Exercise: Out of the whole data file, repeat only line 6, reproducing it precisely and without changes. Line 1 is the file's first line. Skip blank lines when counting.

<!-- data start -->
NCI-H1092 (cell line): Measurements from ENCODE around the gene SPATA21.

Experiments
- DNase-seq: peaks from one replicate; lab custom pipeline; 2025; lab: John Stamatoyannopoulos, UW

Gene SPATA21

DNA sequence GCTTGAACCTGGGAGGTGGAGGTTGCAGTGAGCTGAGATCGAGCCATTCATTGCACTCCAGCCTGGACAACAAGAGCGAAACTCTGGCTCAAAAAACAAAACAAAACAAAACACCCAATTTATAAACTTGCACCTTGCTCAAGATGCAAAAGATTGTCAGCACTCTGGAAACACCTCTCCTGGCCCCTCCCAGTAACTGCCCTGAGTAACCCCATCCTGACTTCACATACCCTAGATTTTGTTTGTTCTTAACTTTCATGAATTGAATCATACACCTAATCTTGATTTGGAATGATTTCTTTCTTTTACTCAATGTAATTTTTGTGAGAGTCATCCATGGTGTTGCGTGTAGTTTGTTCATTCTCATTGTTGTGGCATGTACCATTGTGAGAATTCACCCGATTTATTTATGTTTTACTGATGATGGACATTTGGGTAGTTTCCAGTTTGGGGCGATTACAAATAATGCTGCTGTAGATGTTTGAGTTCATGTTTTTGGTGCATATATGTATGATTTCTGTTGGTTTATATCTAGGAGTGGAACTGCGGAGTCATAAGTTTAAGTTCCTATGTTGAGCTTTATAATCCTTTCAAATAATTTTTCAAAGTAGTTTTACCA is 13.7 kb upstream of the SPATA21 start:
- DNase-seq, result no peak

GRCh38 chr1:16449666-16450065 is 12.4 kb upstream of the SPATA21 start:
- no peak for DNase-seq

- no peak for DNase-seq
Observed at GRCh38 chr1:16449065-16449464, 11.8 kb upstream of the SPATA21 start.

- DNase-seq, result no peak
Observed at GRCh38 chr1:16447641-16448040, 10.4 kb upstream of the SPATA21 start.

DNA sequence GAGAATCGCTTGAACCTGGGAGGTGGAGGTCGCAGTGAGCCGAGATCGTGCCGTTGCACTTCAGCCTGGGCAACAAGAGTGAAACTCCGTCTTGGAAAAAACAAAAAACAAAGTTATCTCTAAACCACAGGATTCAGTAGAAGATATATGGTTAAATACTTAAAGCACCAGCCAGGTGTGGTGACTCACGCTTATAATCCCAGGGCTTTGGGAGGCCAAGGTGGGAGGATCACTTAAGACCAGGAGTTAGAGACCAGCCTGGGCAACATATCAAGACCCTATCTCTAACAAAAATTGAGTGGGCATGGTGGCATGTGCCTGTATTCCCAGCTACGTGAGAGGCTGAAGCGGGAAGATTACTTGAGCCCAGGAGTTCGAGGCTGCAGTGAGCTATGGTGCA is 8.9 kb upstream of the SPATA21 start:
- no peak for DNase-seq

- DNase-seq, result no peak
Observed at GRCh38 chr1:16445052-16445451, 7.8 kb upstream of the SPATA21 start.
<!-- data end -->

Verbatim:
- DNase-seq, result no peak